Reading The Boys of Summer, my laundry was exceptionally folded. The kids could find matched socks, and the mister wondered why he couldn’t find any clean workshirts, until he realized I’d actually washed, folded and put away all of them. Clothes not in a laundry basket? What is this madness?

So if you know me, you know that I’ve just given West a major compliment. He wants to make you uncomfortable, yet you want to press forward. The narrative speeds along breathlessly, all culminating in an ending that’s simultaneously inevitable and unbelievable.

If this book were published by Harper or some other big publisher, I am confident that it would get scores of attention. As a small release, I’ve seen it well-received, and I hope that my review directs at least a few more readers its way. Yes, I know the author, but I do pride myself in being fair. The Boys of Summer is worth your time and money.

(You can read the first chapter at Amazon, and the book is also available through Smashwords.)

Sara Habein’s #CBR4 Review #51: Wayne of Gotham by Tracy Hickman

Wayne of Gotham (cover)Turns out that Wayne of Gotham is actually quite good, once I readjusted some of my expectations. I had to remember that certain over-dramatic language is traditional comic book storytelling and, well, Batman’s a dramatic dude.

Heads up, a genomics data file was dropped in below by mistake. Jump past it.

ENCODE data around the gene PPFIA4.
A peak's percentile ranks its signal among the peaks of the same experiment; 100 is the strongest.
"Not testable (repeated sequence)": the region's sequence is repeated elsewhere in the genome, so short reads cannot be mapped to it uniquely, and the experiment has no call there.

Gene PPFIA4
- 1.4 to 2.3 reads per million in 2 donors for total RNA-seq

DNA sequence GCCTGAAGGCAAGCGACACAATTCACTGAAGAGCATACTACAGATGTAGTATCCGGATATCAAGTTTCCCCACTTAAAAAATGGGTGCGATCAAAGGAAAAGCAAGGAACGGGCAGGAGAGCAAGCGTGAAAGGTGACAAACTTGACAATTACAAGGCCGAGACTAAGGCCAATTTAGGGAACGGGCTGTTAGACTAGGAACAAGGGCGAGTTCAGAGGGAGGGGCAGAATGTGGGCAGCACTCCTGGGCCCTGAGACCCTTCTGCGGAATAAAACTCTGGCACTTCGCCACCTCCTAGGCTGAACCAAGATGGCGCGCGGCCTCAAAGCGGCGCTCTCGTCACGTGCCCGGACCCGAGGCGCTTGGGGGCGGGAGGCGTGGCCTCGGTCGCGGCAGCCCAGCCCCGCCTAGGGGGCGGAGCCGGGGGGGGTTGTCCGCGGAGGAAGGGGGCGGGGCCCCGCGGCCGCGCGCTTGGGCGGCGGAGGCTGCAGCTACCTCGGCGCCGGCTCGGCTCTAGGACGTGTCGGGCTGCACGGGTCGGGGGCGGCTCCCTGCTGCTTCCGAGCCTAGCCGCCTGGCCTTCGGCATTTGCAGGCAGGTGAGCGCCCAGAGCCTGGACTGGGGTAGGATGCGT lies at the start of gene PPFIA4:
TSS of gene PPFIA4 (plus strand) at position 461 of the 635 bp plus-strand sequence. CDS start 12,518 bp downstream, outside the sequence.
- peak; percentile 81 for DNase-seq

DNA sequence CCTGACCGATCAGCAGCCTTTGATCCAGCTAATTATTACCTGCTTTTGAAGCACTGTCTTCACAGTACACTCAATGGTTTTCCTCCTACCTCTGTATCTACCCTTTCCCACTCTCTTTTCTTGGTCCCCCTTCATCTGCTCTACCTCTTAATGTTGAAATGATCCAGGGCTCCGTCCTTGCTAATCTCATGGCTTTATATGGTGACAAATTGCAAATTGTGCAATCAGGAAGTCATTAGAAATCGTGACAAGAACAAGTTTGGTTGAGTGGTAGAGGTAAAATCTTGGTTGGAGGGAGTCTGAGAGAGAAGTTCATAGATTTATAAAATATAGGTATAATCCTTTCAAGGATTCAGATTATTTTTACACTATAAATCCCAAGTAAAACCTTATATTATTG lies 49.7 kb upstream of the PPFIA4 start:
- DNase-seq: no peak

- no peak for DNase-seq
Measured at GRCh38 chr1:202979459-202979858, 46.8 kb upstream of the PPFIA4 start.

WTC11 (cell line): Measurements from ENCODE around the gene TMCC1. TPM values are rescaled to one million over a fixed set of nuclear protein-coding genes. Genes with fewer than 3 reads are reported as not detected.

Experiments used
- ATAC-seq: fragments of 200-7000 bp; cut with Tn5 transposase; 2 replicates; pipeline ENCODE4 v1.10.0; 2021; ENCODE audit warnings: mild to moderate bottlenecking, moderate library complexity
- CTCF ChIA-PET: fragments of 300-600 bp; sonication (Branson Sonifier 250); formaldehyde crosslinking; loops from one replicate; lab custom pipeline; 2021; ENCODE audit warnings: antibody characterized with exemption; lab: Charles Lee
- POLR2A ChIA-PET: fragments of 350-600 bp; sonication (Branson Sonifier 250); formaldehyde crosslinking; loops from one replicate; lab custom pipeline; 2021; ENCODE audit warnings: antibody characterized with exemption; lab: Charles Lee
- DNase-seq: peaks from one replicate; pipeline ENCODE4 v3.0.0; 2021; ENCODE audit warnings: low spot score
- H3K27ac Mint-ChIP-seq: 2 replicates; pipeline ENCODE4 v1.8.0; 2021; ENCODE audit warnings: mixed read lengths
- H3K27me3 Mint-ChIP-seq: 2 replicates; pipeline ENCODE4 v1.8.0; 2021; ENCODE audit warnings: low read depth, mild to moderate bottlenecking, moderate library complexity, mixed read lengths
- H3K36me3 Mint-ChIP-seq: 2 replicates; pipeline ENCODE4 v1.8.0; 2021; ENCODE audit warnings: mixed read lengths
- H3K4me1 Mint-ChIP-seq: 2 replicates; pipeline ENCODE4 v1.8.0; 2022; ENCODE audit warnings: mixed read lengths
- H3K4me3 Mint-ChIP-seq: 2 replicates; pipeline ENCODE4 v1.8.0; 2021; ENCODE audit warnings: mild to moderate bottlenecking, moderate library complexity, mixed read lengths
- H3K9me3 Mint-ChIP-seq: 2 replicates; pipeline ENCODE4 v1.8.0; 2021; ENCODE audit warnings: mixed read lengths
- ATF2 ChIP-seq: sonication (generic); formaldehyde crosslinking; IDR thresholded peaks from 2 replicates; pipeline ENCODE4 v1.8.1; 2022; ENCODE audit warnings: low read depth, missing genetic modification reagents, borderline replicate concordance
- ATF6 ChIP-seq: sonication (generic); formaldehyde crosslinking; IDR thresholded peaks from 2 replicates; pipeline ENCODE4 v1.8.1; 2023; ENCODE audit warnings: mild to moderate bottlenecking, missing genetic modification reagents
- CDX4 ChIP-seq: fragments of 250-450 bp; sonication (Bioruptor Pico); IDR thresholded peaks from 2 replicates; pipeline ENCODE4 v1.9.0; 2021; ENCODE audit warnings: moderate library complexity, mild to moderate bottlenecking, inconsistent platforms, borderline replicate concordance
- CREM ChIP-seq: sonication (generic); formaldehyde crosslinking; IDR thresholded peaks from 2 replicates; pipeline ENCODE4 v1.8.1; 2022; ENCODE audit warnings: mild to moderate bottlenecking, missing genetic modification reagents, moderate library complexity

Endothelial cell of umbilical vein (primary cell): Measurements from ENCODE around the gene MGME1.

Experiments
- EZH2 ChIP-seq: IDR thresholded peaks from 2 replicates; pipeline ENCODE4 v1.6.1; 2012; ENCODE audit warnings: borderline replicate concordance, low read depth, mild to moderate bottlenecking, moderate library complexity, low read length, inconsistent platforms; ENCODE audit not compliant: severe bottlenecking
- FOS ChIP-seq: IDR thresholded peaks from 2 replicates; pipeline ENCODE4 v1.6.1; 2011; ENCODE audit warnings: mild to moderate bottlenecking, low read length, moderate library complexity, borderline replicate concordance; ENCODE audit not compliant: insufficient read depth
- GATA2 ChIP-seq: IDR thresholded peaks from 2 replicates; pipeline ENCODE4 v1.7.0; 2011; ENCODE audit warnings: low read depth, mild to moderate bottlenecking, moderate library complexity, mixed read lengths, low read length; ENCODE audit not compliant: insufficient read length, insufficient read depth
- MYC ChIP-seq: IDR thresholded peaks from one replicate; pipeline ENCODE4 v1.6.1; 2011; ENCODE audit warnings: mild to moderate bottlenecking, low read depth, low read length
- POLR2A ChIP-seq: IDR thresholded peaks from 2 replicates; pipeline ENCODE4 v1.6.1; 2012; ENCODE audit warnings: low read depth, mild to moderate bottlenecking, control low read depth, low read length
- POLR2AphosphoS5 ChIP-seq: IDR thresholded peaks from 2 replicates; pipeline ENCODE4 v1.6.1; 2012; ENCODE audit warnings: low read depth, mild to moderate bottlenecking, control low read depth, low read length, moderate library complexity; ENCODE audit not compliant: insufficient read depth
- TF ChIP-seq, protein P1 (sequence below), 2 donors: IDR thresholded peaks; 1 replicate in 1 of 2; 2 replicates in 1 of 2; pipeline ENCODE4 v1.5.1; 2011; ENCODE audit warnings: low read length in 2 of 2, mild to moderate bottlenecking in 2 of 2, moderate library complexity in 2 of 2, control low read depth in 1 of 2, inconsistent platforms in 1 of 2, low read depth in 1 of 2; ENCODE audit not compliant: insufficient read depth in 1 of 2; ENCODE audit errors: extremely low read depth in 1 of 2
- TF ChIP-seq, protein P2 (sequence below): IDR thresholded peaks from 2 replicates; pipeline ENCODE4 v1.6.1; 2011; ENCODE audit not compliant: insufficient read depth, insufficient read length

Some of the gadget/tech talk can get a bit tedious and over-lengthy, if you’re not into that sort of thing, but there’s plenty otherwise to like here.

(My full review appears at Glorified Love Letters.)

Sara Habein’s #CBR4 Review #47: SPARK by Courtney Elizabeth Mauk

SPARK is a somewhat disorienting little book. What starts out as a fairly straightforward story — a woman takes in her pyromaniac brother after he is released from prison — turns into a darker, mysterious world.

The trouble I had with these mysterious occurrences was that I wasn’t entirely sure that they were real. Now, maybe the issue is that I was reading the book while tired, before bed, and maybe there were clues that I did not notice. If Mauk intended to makes these experiences surreal, I cannot say for certain if that’s how they come across.

I’d be curious to hear other readers’ impressions. SPARK is definitely a novel that merits discussion, and I hope that it gets it.

(My full review appears on Glorified Love Letters.)

Sara Habein’s #CBR4 Review #46: Alison Wonderland by Helen Smith

Alison Wonderland
by Helen Smith

I do not pick up books I think I will dislike. Unlike some more traditional reviewing positions, I am not “assigned” books, and there are more out there that I want to read than I ever will be able, so every book I decide to read has promise. Something about it struck me as interesting, and in the case of Alison Wonderland, it was probably the London location mixed with a bit of mystery that made me open the cover. Unfortunately, this book turned out to be a hot mess. If it had been any longer than its 189 pages, I don’t think I would have finished. And while of course no author wants to hear that — and there are readers out there who think that unfavorable reviews of small press books are bad form — I think that Helen Smith is capable of a better book. I know she has others (I have not read them) and that this is an early book of hers, but Alison Wonderland suffers from a lack of focus both in character and plot. The writing itself is not bad, nothing extraordinary, but not overly cringe-worthy and cliché-filled either. Still, somewhere along the line, someone needed to say, “What, exactly, are you trying to accomplish here?”